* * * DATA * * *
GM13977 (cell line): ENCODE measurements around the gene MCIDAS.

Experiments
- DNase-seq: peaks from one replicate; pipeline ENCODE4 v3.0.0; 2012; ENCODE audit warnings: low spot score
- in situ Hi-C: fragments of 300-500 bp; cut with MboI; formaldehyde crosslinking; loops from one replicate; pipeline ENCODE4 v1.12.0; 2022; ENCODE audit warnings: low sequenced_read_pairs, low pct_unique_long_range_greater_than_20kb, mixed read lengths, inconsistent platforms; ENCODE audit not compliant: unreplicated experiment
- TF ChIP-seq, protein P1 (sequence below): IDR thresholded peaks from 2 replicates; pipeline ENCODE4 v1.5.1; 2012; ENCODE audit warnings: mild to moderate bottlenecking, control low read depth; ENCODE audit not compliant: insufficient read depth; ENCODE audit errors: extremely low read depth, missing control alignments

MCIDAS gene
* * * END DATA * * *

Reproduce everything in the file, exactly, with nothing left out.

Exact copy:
GM13977 (cell line): ENCODE measurements around the gene MCIDAS.

Experiments
- DNase-seq: peaks from one replicate; pipeline ENCODE4 v3.0.0; 2012; ENCODE audit warnings: low spot score
- in situ Hi-C: fragments of 300-500 bp; cut with MboI; formaldehyde crosslinking; loops from one replicate; pipeline ENCODE4 v1.12.0; 2022; ENCODE audit warnings: low sequenced_read_pairs, low pct_unique_long_range_greater_than_20kb, mixed read lengths, inconsistent platforms; ENCODE audit not compliant: unreplicated experiment
- TF ChIP-seq, protein P1 (sequence below): IDR thresholded peaks from 2 replicates; pipeline ENCODE4 v1.5.1; 2012; ENCODE audit warnings: mild to moderate bottlenecking, control low read depth; ENCODE audit not compliant: insufficient read depth; ENCODE audit errors: extremely low read depth, missing control alignments

MCIDAS gene